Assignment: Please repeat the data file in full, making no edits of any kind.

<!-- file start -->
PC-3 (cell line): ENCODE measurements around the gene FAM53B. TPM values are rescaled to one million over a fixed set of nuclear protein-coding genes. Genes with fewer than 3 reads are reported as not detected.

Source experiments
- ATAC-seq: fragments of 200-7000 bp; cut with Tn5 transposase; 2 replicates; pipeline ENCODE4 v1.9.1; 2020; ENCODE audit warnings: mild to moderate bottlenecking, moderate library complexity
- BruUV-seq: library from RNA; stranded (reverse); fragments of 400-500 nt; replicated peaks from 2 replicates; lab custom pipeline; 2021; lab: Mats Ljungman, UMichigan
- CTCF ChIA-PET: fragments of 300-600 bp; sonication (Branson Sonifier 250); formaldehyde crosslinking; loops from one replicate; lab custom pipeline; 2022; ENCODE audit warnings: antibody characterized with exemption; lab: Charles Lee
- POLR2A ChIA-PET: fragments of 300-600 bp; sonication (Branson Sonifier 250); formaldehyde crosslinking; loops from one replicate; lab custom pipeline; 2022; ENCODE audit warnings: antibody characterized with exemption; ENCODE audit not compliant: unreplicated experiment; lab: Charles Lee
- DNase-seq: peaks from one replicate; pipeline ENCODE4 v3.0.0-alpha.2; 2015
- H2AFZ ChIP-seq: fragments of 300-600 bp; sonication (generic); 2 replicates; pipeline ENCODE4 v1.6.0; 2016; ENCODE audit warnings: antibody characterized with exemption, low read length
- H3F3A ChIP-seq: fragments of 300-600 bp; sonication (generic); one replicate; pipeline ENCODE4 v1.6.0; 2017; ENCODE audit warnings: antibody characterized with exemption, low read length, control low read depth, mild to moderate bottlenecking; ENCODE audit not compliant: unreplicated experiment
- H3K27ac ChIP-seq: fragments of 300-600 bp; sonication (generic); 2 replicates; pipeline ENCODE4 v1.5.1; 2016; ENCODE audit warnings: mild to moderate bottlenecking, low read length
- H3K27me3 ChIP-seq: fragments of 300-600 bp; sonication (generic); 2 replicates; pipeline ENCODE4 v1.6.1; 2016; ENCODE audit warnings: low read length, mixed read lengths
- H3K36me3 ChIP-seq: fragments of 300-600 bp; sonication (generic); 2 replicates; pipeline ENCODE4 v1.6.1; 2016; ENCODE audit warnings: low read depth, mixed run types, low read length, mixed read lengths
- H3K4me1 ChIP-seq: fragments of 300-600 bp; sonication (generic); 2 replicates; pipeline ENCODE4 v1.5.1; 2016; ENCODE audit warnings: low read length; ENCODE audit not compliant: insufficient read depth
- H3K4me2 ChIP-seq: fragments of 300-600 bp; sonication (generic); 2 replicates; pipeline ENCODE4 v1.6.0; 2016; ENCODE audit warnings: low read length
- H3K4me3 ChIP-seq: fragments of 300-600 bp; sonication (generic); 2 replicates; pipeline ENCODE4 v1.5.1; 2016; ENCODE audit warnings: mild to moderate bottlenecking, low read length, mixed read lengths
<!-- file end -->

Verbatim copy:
PC-3 (cell line): ENCODE measurements around the gene FAM53B. TPM values are rescaled to one million over a fixed set of nuclear protein-coding genes. Genes with fewer than 3 reads are reported as not detected.

Source experiments
- ATAC-seq: fragments of 200-7000 bp; cut with Tn5 transposase; 2 replicates; pipeline ENCODE4 v1.9.1; 2020; ENCODE audit warnings: mild to moderate bottlenecking, moderate library complexity
- BruUV-seq: library from RNA; stranded (reverse); fragments of 400-500 nt; replicated peaks from 2 replicates; lab custom pipeline; 2021; lab: Mats Ljungman, UMichigan
- CTCF ChIA-PET: fragments of 300-600 bp; sonication (Branson Sonifier 250); formaldehyde crosslinking; loops from one replicate; lab custom pipeline; 2022; ENCODE audit warnings: antibody characterized with exemption; lab: Charles Lee
- POLR2A ChIA-PET: fragments of 300-600 bp; sonication (Branson Sonifier 250); formaldehyde crosslinking; loops from one replicate; lab custom pipeline; 2022; ENCODE audit warnings: antibody characterized with exemption; ENCODE audit not compliant: unreplicated experiment; lab: Charles Lee
- DNase-seq: peaks from one replicate; pipeline ENCODE4 v3.0.0-alpha.2; 2015
- H2AFZ ChIP-seq: fragments of 300-600 bp; sonication (generic); 2 replicates; pipeline ENCODE4 v1.6.0; 2016; ENCODE audit warnings: antibody characterized with exemption, low read length
- H3F3A ChIP-seq: fragments of 300-600 bp; sonication (generic); one replicate; pipeline ENCODE4 v1.6.0; 2017; ENCODE audit warnings: antibody characterized with exemption, low read length, control low read depth, mild to moderate bottlenecking; ENCODE audit not compliant: unreplicated experiment
- H3K27ac ChIP-seq: fragments of 300-600 bp; sonication (generic); 2 replicates; pipeline ENCODE4 v1.5.1; 2016; ENCODE audit warnings: mild to moderate bottlenecking, low read length
- H3K27me3 ChIP-seq: fragments of 300-600 bp; sonication (generic); 2 replicates; pipeline ENCODE4 v1.6.1; 2016; ENCODE audit warnings: low read length, mixed read lengths
- H3K36me3 ChIP-seq: fragments of 300-600 bp; sonication (generic); 2 replicates; pipeline ENCODE4 v1.6.1; 2016; ENCODE audit warnings: low read depth, mixed run types, low read length, mixed read lengths
- H3K4me1 ChIP-seq: fragments of 300-600 bp; sonication (generic); 2 replicates; pipeline ENCODE4 v1.5.1; 2016; ENCODE audit warnings: low read length; ENCODE audit not compliant: insufficient read depth
- H3K4me2 ChIP-seq: fragments of 300-600 bp; sonication (generic); 2 replicates; pipeline ENCODE4 v1.6.0; 2016; ENCODE audit warnings: low read length
- H3K4me3 ChIP-seq: fragments of 300-600 bp; sonication (generic); 2 replicates; pipeline ENCODE4 v1.5.1; 2016; ENCODE audit warnings: mild to moderate bottlenecking, low read length, mixed read lengths